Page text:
Much of the meaning we ascribe to others comes down to how we read their intentions. We judge what is happening and what significance it carries by assessing the intentions we believe others hold. Reading these intentions of others allows us to make quick sense of what they are saying and doing without the need for continual clarification.
We understand what people are getting at by looking at their intentions for clues. This is complex stuff, and the human brain is highly skilled at processing a flurry of words, actions, and movements to infer these intentions.
Without a fast read of intention, we simply wouldn’t be able to assign meaning to what others are doing and saying. In fact, without these divinations of intention, complex meanings like irony, sarcasm, humor, and indifference (among others) would be impossible to understand.
When good leaders are concerned that someone may misinterpret what they are saying or doing, the best course of action is to flag intention. In other words, say out loud what you intend to mean:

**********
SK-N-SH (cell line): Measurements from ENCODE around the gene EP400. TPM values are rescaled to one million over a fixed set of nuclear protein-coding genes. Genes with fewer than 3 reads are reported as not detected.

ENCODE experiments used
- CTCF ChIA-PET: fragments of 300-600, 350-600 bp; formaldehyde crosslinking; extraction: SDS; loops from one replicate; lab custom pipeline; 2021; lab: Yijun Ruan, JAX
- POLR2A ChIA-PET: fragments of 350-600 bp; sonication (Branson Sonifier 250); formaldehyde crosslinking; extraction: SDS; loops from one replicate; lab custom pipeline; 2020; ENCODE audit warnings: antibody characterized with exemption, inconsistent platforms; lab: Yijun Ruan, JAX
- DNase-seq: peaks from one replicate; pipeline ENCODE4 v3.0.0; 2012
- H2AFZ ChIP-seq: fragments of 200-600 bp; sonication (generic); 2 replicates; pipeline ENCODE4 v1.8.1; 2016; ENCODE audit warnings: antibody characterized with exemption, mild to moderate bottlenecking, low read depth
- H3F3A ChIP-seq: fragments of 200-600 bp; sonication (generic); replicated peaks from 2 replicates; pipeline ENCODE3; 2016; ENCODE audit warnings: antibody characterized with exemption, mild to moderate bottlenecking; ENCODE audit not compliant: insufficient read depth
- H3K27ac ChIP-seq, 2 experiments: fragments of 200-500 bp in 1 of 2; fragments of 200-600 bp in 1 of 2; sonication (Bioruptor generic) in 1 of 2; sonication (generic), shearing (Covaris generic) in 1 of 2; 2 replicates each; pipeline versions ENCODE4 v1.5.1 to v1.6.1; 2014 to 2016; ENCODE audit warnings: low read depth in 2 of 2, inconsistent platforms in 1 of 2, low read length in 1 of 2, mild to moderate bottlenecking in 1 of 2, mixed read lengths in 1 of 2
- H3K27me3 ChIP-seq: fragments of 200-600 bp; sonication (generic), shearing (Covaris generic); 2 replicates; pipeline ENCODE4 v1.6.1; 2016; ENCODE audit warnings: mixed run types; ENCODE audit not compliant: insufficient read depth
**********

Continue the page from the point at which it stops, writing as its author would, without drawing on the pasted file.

“What I’m about to say is not a put-down.”
“I’m trying to clarify, not advocate here.”
“Please don’t take this as a sign of disrespect.”
“I mean this as a compliment.”
“I value your suggestion, but disagree.”
Flagging intention is the smart move good leaders use to influence how others will make sense of matters in a given exchange. By setting the record straight before the record is played, leaders can avoid the kind of misinterpretation that often leads to conflict, wounded feelings, and perceived insult. The best leaders clarify intentions when they have even the slightest spidey sense that misinterpretation is a possibility.
We offer this best practice to help you. We hope our intention is perfectly clear.